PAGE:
Assisted Dying Wins Support Even From Evangelical Christians
Nearly seven out of 10 Americans agree that it is morally acceptable for a person to ask for a physician's help in taking his or her own life.
Seven out of 10 also agree that doctors should be allowed to help people in ending their lives.
The surprisingly high support for assisted dying is revealed in new research from the Nashville-based evangelical Christian research company LifeWay.
Young white Americans were more likely to support assisted dying when a person is facing a painful terminal
Evangelicals were less likely to support it than non-evangelicals. Also, those who attended a religious service once a month or more were less likely to agree with assisted dying.
Scott McConnell, executive director of LifeWay Research, told Baptist Press: "Many believe that asking for help in dying is a moral option. They don't believe that suffering until they die of natural causes is the only way out.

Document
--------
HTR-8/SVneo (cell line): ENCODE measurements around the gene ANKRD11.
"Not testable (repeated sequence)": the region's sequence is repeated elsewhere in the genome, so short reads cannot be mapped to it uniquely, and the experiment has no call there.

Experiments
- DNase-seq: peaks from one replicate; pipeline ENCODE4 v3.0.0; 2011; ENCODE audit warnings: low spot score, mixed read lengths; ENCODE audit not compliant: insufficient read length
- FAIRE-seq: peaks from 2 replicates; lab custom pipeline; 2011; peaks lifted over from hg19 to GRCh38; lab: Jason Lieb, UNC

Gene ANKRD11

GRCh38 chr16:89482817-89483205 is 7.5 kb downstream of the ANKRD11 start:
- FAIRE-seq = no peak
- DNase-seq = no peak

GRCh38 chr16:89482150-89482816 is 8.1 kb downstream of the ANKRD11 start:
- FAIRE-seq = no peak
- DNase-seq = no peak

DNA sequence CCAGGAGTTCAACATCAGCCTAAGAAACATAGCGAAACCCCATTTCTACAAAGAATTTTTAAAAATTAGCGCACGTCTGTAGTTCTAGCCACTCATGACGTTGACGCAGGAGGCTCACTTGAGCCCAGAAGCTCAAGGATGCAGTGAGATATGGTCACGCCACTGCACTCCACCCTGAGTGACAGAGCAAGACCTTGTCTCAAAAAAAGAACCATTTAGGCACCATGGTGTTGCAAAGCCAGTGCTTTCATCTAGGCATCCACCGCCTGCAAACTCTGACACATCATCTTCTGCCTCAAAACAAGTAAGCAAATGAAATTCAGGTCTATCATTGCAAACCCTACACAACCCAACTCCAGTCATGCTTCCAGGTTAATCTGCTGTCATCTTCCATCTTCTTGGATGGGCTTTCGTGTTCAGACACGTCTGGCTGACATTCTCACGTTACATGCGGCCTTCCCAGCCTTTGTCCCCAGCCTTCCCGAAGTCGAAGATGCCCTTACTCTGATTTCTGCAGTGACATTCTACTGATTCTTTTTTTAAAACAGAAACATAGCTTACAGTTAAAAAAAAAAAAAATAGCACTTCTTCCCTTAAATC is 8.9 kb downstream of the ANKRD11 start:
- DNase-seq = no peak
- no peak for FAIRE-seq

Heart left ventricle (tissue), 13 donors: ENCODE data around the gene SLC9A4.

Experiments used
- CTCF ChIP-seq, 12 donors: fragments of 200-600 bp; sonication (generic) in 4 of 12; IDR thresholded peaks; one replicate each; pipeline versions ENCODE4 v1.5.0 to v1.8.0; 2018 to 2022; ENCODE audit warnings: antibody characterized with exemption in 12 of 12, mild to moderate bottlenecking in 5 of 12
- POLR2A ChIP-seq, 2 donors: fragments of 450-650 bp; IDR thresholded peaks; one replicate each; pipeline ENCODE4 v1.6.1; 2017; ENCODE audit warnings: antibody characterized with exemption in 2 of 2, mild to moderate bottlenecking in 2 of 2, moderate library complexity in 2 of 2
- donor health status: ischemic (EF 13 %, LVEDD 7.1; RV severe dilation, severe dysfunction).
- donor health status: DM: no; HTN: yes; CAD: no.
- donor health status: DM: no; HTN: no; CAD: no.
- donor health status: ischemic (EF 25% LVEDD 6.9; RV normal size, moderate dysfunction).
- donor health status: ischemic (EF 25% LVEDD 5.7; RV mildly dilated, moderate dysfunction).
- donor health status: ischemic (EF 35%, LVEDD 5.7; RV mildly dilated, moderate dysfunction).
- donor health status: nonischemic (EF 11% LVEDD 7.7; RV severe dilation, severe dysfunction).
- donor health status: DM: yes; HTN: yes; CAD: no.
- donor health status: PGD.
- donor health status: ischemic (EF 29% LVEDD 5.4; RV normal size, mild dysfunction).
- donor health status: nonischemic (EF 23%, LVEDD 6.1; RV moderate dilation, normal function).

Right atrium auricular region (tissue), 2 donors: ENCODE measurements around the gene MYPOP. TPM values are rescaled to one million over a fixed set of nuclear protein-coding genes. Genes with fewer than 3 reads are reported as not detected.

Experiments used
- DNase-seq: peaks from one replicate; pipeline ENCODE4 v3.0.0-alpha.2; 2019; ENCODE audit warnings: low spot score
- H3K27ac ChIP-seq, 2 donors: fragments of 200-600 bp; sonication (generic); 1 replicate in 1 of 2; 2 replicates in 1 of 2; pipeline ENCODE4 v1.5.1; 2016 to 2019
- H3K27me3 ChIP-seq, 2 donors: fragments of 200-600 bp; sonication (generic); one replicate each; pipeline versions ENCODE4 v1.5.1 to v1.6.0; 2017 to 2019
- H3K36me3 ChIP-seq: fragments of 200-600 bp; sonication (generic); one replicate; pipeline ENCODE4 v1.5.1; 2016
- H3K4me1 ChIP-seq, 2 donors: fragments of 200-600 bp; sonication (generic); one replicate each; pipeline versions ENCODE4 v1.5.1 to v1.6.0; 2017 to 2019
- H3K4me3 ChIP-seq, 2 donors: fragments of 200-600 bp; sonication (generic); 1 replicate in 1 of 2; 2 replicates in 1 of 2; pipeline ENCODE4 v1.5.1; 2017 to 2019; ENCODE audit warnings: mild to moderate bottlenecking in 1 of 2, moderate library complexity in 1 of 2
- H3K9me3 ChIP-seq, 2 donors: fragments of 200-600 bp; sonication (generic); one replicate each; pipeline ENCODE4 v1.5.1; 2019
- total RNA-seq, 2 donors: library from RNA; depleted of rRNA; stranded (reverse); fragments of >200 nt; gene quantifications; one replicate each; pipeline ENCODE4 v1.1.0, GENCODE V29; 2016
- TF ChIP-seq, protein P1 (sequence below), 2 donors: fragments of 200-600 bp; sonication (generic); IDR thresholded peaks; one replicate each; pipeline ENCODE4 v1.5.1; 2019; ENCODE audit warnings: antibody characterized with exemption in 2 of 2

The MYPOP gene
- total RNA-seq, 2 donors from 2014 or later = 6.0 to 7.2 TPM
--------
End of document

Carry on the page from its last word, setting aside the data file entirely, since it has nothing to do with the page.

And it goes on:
"Traditional Christian teaching says God holds the keys to life and death. Those who go to church or hold more traditional beliefs are less likely to see assisted suicide as morally acceptable. Still, a surprising number do."
Physician-assisted dying, or "aid in dying", is legal in six states in the US: Oregon, Washington, Vermont, California, Montana and Colorado. In most of these states, the law is careful to differentiate between assisted dying, which is legal, and enthanasia, which is not.